A couple of weeks ago, I was reflecting on something written about lectures when I paraphrased a definition/description of the lecture. I paraphrased it as
A method for transferring the content of the lecturer’s paper to the paper of the students without it passing through the minds of either.
I’d forgotten the exact quote and certainly never had a reference.
In comments on that post, Ian Reid shared the following version and reference
“A lecture is a process in which information passes from the notes of the lecturer into the notes of the student without passing through the minds of either.” (Gilstrap & Martin, 1975)
Peter Albion shared his experience of first hearing this definition in the late 1960s.
So, the question was where did this definition/quote originate?
Gilstrap and Martin
As it happens, Amazon had used copies of Gilstrap and Martin (1975) going cheap, so I ordered one. The intent being to trace the quote back a bit further. Here’s what I found (Gilstrap and Martin, 1975, p. 7)
As has been said, the words of the teacher quite often do go into the notes of the student without passing through the minds of either.
Not exactly definitive.
An earlier source
Searching a bit further brings up this blog post which mentions Eric Mazur mentioning a similar quote (Mazur, 2009, p.??)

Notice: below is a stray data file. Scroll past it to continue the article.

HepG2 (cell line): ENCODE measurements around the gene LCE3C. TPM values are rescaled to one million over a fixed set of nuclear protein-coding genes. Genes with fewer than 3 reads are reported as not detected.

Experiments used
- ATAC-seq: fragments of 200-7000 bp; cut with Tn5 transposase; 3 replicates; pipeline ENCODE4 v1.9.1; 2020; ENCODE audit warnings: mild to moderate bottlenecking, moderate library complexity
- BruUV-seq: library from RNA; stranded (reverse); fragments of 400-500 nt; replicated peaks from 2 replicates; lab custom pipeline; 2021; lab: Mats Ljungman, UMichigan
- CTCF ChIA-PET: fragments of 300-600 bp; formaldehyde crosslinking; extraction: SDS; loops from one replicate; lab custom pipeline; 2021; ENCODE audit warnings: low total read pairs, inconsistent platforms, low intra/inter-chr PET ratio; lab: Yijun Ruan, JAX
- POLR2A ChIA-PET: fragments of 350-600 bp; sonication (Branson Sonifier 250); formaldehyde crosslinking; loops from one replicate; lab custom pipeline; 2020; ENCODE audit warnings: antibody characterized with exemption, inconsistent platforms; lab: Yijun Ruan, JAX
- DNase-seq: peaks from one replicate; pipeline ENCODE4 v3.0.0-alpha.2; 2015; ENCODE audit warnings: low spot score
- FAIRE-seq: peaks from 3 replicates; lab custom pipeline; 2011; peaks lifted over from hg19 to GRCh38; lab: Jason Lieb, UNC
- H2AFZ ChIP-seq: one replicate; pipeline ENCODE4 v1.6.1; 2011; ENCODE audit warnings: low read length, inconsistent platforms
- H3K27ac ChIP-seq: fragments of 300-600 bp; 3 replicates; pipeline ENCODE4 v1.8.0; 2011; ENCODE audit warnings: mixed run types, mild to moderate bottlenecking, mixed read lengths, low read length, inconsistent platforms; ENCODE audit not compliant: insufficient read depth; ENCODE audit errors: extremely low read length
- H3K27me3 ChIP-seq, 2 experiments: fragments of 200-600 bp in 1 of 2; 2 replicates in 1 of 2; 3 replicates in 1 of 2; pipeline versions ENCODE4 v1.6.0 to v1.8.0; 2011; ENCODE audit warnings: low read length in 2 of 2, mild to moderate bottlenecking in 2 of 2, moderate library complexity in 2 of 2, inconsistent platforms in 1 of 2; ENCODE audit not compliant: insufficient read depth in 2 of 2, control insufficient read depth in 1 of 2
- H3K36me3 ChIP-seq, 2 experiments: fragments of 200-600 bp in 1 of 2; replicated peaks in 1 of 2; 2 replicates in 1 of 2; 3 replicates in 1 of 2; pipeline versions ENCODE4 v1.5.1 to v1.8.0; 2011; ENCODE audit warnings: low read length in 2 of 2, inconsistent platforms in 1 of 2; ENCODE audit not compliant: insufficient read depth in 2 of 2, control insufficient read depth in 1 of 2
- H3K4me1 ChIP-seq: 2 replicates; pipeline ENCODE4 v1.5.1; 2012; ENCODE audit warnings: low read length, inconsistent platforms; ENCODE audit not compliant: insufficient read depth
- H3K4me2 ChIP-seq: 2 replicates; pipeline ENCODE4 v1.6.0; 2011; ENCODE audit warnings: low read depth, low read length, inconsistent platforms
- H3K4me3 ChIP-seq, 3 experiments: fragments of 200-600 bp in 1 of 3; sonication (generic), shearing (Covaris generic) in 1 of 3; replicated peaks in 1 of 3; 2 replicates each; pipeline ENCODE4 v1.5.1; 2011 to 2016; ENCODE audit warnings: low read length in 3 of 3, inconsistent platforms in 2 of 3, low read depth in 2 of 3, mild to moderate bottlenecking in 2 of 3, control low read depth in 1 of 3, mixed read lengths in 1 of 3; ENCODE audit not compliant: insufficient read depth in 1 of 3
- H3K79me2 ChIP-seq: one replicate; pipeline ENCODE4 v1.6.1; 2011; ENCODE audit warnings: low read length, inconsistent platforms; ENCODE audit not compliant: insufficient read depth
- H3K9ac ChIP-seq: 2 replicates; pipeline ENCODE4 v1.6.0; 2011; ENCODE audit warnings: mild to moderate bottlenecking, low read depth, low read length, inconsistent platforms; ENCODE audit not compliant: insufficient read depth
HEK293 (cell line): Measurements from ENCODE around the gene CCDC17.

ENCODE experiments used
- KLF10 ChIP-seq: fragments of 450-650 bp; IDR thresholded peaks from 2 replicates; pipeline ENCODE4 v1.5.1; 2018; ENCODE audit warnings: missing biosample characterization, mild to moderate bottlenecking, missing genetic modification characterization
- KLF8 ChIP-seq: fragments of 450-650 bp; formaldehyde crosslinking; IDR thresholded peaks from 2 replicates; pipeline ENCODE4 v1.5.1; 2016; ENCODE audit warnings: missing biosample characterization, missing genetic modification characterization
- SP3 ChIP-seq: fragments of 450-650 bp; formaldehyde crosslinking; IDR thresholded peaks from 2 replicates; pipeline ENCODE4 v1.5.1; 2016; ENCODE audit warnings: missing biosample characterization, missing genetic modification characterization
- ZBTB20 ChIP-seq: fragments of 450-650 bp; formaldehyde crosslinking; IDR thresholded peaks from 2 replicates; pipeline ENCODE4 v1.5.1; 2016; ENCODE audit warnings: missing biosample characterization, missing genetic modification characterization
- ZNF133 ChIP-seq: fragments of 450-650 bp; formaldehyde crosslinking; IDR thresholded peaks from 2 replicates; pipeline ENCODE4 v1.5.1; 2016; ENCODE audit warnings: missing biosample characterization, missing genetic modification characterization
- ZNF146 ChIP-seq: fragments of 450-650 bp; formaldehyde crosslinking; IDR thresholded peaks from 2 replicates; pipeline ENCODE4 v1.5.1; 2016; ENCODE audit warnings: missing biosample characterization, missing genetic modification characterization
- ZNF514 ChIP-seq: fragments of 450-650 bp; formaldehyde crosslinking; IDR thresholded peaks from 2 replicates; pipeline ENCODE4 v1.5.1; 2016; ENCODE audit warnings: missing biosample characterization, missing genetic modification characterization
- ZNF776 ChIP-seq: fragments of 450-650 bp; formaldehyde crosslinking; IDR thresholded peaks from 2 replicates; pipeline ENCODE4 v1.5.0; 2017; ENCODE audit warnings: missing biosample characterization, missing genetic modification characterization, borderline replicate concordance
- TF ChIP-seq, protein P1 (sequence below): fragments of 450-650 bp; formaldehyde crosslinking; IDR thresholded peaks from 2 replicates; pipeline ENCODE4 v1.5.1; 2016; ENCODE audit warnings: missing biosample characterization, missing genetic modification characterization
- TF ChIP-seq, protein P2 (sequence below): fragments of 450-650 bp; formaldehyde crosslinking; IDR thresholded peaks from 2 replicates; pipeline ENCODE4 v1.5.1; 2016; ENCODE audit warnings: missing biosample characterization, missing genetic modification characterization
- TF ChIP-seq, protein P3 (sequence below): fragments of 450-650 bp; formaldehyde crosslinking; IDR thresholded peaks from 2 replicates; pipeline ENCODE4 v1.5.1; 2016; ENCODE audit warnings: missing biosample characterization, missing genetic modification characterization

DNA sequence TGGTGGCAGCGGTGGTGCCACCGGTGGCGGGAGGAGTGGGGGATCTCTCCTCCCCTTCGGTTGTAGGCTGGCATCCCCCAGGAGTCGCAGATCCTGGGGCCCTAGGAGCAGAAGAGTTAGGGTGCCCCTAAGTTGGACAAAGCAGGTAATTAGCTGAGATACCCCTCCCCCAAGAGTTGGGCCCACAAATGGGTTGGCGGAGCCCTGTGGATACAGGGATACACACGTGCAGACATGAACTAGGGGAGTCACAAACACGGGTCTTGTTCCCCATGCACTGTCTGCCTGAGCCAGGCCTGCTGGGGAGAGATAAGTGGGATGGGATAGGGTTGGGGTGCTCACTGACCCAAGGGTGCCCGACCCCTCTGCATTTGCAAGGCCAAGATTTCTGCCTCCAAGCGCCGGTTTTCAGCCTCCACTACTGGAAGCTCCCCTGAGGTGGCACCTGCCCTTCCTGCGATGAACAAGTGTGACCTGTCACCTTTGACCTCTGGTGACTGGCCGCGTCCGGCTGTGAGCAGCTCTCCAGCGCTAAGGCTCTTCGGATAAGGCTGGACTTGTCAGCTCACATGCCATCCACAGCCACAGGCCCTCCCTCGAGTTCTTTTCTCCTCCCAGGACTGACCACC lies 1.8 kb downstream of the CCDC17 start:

I once heard somebody describe the lecture method as a process whereby the lecture notes of the instructor get transferred to the notebooks of the students without passing through the brains of either (3).
Where the reference to 3 is actually Huff (1954). That’s going back a bit further. As it happens there is a scanned version of Huff (1954) available online. With this version and the OCR abilities of Adobe Acrobat I can do a search of that book to reveal (Huff, 1954, p. 47)
It is all too reminiscent of an old definition of the lecture method of classroom instruction: a process by which the contents of the textbook of the instructor are transferred to the notebook of the student without passing through the heads of either party.
The context of this quote is in the examination of a number of flaws about how various findings are reported. In particular, how some phrases are taken uncritically. They aren’t picked apart further to determine what is said, or not said. The example to which the lecture quote is compared is a sentence from a magazine report
a new cold temper bath which triples the hardness of steel, from Westinghouse
Huff asks what exactly does this statement mean? Does any kind of steel become three times as hard once put through this bath? Or does the bath produce a particular type of steel that is three times as hard as any previous steel?
The quote has passed from the publicity release of Westinghouse and into the paper without it troubling the reporter’s mind.
The original source?
So, is this the original source of this quote. It looks like a good candidate. 1954 is fairly early and I’ve sighted the book.
But then there are other attributions such as this (and others) which ascribe the comment to R.K. Rathbun. Interestingly, I’m having trouble identifying Rathbun via Google. Am I showing my ignorance? Anyone help address my ignorance?
Gilstrap, R. L., & Martin, Wi. R. (1975). Current strategies for teachers: A resource for personalizing instruction. Pacific Palisades, CA: Goodyear Publishing Company.
Huff, D. (1954). How to lie with statistics. New York, NY: W. W. Norton.
Mazur, E. (2009). Farewell, Lecture? Science, 323(5910), 50-51.